All students who start in a class often do not arrive until the end of the semester. A new book by two UNC professors seeks to change that.
Viji Sathy and Kelly Hogan are the authors of “Inclusive Teaching: Strategies for Promoting Equity in the College Classroom”.
“Look to your left. Look to your right. You’re all going to help each other through this course, through this program, whatever it is – we’re all a team, and that includes us as instructors and helps you understand the material,” Sathy, teacher of the practice at UNC’s Department of Psychology and Neuroscience, said.
Sathy and Hogan define inclusive teaching as a framework or mindset based on the idea that learning is not left to chance in a diverse group of students – who differ not only in race, gender or ethnic origin, but also by other aspects of their identity and origins. .
“We think about introverts,” said Hogan, a UNC biology professor. “We are thinking of people who might have impostor syndrome. We think of first-generation college students, students from small rural towns. We like to think about how all of these students fit into a classroom in a way that feels safe and comfortable.
Sathy said diversity in the classroom is an asset and important for learning.
“We never want to blame students for being different and coming to us with these different experiences,” Sathy said. “We want to think about the role we play as educators in leveling the playing field.”
The book, published in August, discusses Sathy and Hogan’s experiences and successes with inclusive teaching, featuring a variety of diverse student events, mixed with anecdotes and research. Hogan and Sathy both received their doctorates from UNC.
Hogan said she finds it important to write a book that is accessible and practical for readers, especially for STEM, arts or social science teachers, many of whom may not have had extensive training in the field of education.
The brightly colored book cover features a kolam, a pattern drawn by women in India using rice flour, an ode to Sathy’s cultural background.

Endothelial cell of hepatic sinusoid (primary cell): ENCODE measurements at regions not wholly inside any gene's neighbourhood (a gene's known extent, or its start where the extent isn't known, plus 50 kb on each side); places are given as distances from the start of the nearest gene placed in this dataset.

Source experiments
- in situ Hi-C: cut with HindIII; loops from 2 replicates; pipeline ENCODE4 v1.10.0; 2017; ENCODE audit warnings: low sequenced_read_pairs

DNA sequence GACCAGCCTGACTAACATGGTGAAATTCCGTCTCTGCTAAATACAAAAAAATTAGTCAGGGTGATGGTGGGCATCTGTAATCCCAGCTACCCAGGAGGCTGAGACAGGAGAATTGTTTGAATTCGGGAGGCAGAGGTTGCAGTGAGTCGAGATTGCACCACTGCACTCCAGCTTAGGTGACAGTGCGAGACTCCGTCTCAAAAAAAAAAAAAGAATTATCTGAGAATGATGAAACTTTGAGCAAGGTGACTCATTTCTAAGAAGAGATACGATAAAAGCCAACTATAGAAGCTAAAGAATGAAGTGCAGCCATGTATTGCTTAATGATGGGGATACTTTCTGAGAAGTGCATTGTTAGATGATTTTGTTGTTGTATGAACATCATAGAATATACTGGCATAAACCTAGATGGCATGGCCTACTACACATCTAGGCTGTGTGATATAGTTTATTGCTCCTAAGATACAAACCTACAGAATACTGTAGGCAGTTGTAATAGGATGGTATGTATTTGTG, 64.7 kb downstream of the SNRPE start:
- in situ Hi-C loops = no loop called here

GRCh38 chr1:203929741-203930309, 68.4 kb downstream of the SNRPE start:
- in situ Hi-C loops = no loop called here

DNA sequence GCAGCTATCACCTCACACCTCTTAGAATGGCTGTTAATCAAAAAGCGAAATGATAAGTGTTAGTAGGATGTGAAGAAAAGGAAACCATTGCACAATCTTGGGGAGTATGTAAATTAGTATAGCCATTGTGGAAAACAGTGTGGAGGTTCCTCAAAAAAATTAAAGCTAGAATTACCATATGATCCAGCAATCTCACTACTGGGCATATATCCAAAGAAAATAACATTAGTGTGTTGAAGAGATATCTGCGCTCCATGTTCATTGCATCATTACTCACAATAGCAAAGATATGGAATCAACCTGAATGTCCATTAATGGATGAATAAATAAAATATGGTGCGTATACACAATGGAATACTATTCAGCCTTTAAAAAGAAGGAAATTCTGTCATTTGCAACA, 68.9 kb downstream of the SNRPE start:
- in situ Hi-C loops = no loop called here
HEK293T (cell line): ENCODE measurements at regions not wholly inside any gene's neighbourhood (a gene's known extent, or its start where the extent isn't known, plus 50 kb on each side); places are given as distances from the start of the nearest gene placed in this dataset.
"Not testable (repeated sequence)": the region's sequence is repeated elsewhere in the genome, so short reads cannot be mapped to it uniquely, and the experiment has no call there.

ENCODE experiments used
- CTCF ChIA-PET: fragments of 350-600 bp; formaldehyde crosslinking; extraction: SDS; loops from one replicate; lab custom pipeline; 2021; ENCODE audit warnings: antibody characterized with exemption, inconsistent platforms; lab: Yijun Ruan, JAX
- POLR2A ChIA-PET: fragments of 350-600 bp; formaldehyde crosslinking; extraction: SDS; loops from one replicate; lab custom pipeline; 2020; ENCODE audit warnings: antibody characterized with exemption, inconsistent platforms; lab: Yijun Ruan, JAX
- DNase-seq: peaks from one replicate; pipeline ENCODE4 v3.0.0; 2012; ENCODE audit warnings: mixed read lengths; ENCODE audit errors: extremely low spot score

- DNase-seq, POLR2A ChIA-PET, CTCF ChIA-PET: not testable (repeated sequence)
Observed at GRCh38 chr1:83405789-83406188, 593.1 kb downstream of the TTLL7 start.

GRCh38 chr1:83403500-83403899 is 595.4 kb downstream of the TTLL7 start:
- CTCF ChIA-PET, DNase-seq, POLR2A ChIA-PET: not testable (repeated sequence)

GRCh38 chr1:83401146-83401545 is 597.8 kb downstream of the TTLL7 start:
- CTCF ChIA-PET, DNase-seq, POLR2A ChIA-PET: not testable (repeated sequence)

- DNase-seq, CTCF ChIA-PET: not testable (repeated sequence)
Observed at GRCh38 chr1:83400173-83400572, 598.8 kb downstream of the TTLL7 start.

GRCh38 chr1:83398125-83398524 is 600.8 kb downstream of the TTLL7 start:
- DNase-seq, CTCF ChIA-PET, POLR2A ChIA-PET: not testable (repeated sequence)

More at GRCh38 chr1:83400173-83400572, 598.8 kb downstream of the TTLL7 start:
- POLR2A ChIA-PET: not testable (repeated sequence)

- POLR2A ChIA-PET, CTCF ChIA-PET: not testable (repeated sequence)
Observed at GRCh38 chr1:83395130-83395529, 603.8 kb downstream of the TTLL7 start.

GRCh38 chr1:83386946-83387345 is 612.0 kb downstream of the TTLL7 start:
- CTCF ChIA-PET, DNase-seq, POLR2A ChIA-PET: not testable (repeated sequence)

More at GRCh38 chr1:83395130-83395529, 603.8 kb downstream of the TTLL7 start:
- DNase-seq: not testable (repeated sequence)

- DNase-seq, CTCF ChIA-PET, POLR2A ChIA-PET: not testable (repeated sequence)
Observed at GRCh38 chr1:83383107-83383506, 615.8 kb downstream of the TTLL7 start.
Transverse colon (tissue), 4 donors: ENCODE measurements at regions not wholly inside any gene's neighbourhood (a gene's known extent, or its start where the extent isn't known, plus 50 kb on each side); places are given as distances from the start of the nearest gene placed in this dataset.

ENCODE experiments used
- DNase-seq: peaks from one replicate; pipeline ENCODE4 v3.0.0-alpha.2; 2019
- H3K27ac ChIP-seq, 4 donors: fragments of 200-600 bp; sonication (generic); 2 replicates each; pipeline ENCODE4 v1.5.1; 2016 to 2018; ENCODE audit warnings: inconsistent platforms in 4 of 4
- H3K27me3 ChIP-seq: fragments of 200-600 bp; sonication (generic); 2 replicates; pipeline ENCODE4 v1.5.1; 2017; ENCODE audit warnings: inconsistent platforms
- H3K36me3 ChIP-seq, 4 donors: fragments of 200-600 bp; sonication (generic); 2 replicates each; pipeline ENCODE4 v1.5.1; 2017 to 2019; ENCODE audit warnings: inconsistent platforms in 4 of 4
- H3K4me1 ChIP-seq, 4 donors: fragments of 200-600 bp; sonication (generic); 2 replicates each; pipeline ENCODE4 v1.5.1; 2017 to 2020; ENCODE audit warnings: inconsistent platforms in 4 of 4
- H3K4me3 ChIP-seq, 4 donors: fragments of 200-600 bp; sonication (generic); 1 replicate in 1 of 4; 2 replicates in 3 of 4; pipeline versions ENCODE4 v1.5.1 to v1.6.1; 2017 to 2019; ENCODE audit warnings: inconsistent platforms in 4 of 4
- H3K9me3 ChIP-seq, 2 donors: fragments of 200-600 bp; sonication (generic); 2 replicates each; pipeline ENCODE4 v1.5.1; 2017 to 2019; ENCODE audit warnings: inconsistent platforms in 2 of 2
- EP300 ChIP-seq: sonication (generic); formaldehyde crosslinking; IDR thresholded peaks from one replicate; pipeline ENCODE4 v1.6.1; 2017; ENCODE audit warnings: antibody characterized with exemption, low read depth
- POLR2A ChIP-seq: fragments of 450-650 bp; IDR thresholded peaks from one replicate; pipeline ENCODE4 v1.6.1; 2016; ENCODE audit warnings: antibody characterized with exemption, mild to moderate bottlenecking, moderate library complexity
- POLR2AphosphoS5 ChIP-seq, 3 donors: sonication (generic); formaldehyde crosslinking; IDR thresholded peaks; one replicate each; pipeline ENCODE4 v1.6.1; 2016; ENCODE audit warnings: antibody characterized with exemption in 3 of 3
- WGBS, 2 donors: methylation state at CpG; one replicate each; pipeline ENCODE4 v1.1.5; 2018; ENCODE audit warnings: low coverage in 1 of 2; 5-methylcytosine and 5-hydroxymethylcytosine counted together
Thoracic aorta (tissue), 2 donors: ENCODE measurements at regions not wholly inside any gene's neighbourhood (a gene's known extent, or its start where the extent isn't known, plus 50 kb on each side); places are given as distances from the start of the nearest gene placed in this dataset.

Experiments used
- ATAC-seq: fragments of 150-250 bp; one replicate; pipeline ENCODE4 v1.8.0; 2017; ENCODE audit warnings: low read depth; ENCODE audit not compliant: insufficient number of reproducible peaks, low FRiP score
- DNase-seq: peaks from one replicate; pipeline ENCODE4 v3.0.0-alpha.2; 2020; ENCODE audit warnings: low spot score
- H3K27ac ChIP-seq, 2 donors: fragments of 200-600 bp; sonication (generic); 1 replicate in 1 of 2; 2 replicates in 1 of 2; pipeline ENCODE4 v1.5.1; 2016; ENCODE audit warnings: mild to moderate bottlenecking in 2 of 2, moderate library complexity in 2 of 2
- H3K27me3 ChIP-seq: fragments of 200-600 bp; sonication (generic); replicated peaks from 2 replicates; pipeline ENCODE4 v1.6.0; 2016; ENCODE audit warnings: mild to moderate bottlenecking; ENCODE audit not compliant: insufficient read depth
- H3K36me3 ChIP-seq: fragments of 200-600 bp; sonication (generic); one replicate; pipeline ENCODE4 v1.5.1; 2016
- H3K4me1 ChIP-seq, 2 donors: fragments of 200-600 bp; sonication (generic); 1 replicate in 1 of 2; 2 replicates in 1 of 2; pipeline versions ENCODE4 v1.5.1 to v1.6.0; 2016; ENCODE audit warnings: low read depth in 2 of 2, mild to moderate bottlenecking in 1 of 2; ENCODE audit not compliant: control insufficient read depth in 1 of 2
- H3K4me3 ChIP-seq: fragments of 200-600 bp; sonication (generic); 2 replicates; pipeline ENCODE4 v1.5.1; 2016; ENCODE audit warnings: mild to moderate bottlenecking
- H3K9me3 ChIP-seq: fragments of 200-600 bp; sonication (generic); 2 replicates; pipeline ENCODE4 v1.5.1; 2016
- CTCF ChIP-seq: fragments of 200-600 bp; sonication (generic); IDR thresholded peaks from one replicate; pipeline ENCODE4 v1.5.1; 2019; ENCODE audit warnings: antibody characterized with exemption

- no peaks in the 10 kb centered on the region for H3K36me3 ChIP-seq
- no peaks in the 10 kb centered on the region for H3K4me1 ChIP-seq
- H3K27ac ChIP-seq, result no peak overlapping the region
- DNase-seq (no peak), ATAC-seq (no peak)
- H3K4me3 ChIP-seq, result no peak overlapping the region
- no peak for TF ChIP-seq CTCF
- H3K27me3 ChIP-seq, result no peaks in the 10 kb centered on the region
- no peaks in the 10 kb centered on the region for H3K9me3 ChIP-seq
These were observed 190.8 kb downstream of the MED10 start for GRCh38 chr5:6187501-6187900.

“To me, that means the kind of invitation that you cross the threshold (into) the classroom — I hope we invite in that approach,” Sathy said.
In writing the book, the authors put themselves in the students’ shoes in order to remember their own experiences as students.
Hogan said that as a student she was quiet and usually didn’t participate in class.
“Classes were taught in a way that was the instructor talking all the time and sometimes asking the group a question where you should have put your hand up and answered a question, and that was it,” Hogan said. .
The book discusses strategies that instructors can use when planning courses, programs, or grading policies, such as using blueprints to promote inclusiveness and meet the needs of all students.
Eric Hastie, an assistant teaching professor in the Department of Biology, was one of the few people to read the book before it was published. He considers one of his greatest strengths to be community building and has used some of the strategies mentioned in Sathy and Hogan’s book in his class.
Hastie said he finds the book a great resource for teachers new and old.
“One of the things I just started doing is these group office hours outside where I’m just going to crochet, and the students come over and chat and whatever,” Hastie said. “I never thought I’d try this without thinking about some of the activities they talked about in their book.”
Both Sathy and Hogan said they were pleased with feedback on the book so far and are looking forward to seeing how it can improve teaching in a classroom, large or small.
“It’s wonderful to think that we could potentially impact more students than in my class, that people could benefit from these kinds of discussions and spark more research, for example, on the subject, and trigger more conversations about what works,” Sathy said.
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